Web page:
Poachers target mother and baby bears for gall bladder
Organ fetches five times higher price than gold, used in Chinese medicines.dehradun Updated: May 10, 2017 20:39 IST
Poachers are poisoning female bears and their cubs in Uttarakhand to extract gall bladders, which are priced much higher than gold in international market and used in the preparation of Chinese medicines, experts claimed.
The latest trend of targeting mother and baby bears in the Himalayan state was tracked by TRAFFIC India, a division of the World Wide Fund for Nature (WWF), that works towards curbing illegal wildlife trade.
Four bear bladders were seized in October last year and two in November. On March 10 this year, four bear bladders were seized from Nanda Devi National Park, two from Dehradun on April 17, and three on May 7.
Shekhar Niraj, an IFS officer and former head of TRAFFIC India, said at least one bladder was smaller in each of the five cases, indicating that baby bears were killed. After probe, the agency found out the modus operandi of poachers.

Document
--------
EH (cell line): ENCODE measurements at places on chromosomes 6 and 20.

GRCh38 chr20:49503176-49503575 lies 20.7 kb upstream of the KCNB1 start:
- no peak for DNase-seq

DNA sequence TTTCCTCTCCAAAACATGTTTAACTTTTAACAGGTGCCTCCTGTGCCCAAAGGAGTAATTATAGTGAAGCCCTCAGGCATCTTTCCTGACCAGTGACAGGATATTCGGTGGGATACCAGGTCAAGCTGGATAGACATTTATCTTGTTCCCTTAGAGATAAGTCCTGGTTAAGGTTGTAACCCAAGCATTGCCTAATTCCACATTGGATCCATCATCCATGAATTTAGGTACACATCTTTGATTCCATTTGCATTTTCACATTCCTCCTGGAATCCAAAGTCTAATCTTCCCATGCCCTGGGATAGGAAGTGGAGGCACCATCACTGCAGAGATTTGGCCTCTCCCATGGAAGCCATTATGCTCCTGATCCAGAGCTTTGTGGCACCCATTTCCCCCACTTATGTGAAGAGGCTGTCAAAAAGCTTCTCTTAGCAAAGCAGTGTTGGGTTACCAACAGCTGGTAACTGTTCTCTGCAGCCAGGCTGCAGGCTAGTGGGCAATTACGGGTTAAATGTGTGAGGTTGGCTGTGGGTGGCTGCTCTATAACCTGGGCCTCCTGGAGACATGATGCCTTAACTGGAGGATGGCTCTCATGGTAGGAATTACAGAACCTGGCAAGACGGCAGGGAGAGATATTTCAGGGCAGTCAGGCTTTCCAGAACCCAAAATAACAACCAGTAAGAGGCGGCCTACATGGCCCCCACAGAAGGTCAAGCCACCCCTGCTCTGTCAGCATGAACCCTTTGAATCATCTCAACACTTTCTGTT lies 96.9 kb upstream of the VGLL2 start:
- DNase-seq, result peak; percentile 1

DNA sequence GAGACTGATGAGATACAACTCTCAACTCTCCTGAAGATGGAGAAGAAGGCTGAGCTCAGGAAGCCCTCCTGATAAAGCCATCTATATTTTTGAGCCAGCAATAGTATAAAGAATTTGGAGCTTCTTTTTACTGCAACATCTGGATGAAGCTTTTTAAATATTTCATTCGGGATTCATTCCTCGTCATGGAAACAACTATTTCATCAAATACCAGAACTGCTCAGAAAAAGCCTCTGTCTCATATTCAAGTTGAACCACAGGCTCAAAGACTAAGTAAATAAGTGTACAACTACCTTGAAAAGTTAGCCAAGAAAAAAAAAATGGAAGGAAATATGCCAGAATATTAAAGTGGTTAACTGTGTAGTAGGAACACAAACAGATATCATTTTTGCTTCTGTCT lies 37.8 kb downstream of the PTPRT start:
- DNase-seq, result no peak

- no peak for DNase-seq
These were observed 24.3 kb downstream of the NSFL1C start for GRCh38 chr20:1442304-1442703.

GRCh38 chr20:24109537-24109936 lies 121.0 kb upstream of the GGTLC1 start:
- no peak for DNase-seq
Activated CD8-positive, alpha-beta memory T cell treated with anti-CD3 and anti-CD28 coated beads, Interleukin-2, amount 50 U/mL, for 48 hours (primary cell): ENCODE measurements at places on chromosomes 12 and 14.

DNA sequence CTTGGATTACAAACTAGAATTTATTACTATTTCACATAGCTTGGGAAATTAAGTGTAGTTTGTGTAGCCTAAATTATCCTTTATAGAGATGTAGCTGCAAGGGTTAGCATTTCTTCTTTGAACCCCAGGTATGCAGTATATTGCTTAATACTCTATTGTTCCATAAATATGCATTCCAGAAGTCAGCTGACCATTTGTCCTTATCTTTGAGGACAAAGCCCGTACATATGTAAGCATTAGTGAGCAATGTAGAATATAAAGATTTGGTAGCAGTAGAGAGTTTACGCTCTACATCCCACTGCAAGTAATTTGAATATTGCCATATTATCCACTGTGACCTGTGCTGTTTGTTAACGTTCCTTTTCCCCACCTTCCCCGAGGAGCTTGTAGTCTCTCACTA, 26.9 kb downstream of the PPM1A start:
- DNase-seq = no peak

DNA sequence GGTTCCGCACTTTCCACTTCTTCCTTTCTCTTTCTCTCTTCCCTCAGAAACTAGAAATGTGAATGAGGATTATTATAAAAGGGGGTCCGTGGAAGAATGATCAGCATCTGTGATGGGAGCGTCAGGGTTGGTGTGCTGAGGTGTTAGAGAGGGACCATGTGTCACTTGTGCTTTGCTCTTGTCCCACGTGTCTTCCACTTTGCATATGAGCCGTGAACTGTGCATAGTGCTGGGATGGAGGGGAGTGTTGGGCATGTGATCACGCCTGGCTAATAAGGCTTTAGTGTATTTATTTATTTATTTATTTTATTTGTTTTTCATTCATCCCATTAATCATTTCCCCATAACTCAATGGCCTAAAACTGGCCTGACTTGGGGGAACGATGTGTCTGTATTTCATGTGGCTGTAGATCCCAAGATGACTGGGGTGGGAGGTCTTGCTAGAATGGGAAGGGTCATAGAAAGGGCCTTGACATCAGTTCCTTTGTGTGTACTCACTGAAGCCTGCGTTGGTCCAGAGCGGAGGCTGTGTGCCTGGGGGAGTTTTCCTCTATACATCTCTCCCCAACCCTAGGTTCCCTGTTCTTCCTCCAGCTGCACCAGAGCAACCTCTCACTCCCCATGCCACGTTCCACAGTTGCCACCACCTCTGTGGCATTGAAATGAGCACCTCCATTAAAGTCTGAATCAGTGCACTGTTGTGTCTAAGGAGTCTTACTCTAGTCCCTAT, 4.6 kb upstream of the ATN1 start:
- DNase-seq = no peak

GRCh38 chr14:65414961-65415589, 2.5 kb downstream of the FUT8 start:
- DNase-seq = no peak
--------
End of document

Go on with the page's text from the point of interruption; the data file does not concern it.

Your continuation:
“Mama and baby bears are soft targets. There are various ways of killing them and poisoning is one of them. But the type of bladders seized in all five operations indicates that bear families were targeted,” Niraj told Hindustan Times.
According to the last census conducted by the state forest department in 2008, there were 1935 black bears, 14 brown bears and 172 sloth bears in Uttarakhand. Bears are found in tough terrains and at high altitudes, so their vulnerability to poachers is high.
“Conservation of bears isn’t on the agenda of governments. Only 9-10% of bear poaching cases are reported in India,” an expert said requesting anonymity. “The species is extremely significant in preparing Chinese medicines. After bears disappeared from other counties, poachers have shifted their focus to India.”
The price of a bear gall bladder is more than five times that of gold in the international market.
“It’s obvious that mother and baby bears are targeted after we examined the gall bladders. Poisoning could have been used to kill other species as well,” said Dhananjai Mohan, additional principal chief conservator of forest (intelligence).